By Chris Boline

Taking over someone else’s team is not an easy task, but for a man with no prior head coaching experience, it could have been a lot worse.

Brian Polian’s first season in “The Biggest Little City” was one that a lot of people would like to forget, but at the same time served its purpose as a stepping stone for a football program with a bright future. While the head coach would have certainly liked to beat rival UNLV or maintain the bowl appearance streak all of the blame does not fall on his shoulders. Polian did an admirable job in nearly every game this season, but inexperience and a rash of injuries limited what the Pack could do. Of course, wiping this year under the rug would be easy enough, but doing so would mitigate the growth and learning curve of this program.

This year’s 4-8 mark will most likely be looked at by the student body at large as a failure. It’s hard to argue against that record when it is just thrown out there, but a deeper look into the schedule will reveal that the Pack was battling uphill for nearly the entire year. In addition to playing its Mountain West conference foes, Nevada had to contend with UCLA and Florida State at the beginning of the year. Even though the Wolf Pack was blown out of both games, they still managed to hang around, and even lead, against the national championship contender Seminoles for 10 minutes in Tallahassee. Going deeper into the schedule, Nevada beat a team they fell to last year (Air Force) and another that ended Fresno State’s BCS hopes (San Jose State).The only real game that Nevada should have easily won was against the Rebels; however, after eight straight seasons with a blue cannon UNLV had to win sometime or else it isn’t really a rivalry.

The ability to “finish games” this season was as a popular a term this season as “team mullet.” The Wolf Pack’s main flaw this year is something that can only be taught by experience, and hopefully heartache as well.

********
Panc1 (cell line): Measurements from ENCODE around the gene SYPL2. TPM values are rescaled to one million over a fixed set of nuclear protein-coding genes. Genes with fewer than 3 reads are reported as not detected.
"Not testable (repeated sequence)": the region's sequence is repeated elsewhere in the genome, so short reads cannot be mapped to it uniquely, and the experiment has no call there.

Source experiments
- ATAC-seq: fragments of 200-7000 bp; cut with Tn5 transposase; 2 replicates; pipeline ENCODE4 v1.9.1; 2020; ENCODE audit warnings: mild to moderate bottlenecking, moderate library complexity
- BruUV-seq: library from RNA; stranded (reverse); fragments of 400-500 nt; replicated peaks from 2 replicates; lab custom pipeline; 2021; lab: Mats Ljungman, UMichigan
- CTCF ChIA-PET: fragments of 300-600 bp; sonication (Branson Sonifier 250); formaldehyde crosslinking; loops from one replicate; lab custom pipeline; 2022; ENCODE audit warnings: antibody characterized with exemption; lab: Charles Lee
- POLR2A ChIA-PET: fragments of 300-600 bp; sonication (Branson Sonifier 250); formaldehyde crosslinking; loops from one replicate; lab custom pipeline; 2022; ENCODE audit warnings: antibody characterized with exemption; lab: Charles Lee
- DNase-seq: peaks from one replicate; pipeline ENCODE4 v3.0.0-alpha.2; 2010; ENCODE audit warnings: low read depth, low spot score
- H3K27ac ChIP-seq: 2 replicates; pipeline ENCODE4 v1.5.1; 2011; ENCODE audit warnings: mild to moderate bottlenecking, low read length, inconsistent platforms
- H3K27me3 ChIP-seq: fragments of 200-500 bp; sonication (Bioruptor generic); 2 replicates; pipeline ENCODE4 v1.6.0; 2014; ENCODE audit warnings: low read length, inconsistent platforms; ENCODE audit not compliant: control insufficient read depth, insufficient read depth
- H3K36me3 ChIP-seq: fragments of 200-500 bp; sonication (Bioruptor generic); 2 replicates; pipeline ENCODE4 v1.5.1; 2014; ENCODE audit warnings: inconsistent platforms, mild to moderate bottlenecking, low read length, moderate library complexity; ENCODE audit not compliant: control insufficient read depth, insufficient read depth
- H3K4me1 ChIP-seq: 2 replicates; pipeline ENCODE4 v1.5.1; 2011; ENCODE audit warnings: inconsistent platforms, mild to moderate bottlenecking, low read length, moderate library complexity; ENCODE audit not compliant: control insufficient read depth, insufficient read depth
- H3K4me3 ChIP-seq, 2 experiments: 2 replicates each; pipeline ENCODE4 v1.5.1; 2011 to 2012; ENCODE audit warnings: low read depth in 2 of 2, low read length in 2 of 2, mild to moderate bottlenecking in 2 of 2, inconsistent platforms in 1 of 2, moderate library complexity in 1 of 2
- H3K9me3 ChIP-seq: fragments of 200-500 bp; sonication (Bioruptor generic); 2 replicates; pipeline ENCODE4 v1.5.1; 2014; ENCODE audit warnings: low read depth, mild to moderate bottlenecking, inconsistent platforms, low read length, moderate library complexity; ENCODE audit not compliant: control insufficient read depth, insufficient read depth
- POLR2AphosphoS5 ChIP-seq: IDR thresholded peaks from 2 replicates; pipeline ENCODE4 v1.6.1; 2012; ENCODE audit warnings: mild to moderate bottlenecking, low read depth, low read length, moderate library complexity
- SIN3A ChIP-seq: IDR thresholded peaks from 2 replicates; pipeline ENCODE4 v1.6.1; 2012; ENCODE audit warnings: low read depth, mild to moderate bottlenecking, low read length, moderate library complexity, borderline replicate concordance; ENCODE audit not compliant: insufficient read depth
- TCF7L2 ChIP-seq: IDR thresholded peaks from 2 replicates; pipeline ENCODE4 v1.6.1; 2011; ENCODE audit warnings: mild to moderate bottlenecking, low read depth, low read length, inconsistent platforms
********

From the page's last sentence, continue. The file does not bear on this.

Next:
Nevada’s ability to get out to a hot start only to wane in the closing quarters was a huge dilemma during the year, but with a team that had 16 true or redshirt freshman playing over 3,800 snaps on the year, it is to be somewhat expected.

I’m not a fool, but expecting the Wolf Pack to be successful with a new head coach, a patchwork offensive line, a nicked-up quarterback and a young defensive backfield would be a little naive. However, Nevada becoming the worst rushing defense in the country was unexpected, but with the experience gained by young players such as defensive end Ian Seau and linebackers Jordan Dobrich, Jon McNeal and Matt Lyons, this should improve dramatically next season.

Polian’s first season didn’t end in disaster, the loss to BYU showed flashes of what Nevada is capable of —namely, a strong passing attack (259 yards) , stellar ball control (18:47 time of possession in the first half) and the ability to put pressure on electric signal-callers (98 passing yards) — Polian even said that the last three weeks of practice were the best of the season for Nevada. However, all of these help only to a certain extent.

Without wins, the coach is going to be not good enough for the fans and the unthinkable might happen: Reno will want Ault back. However, in the unlikely event that things do not get better in year two, Polian will still be able to build a program that in his image for future years. The coach was given an incredibly difficult task of leading a team in his first season with limited resources, and he pulled off his share of upsets.

Optimism is something that I am extremely fond of. Nevada’s circumstances (lowest budget in the Mountain West in a city that is known more for its quickie marriages than its football) are difficult, but give Polian another year or two and the results will start to come.

The head coach even admitted that he needs to get better at many things, which I’m sure many of us can agree with about our own lives. Too bad, it’s transparent enough for 450,000 people to make judgments about you.

Chris Boline can be reached at cboline@nevadasagebrush.com.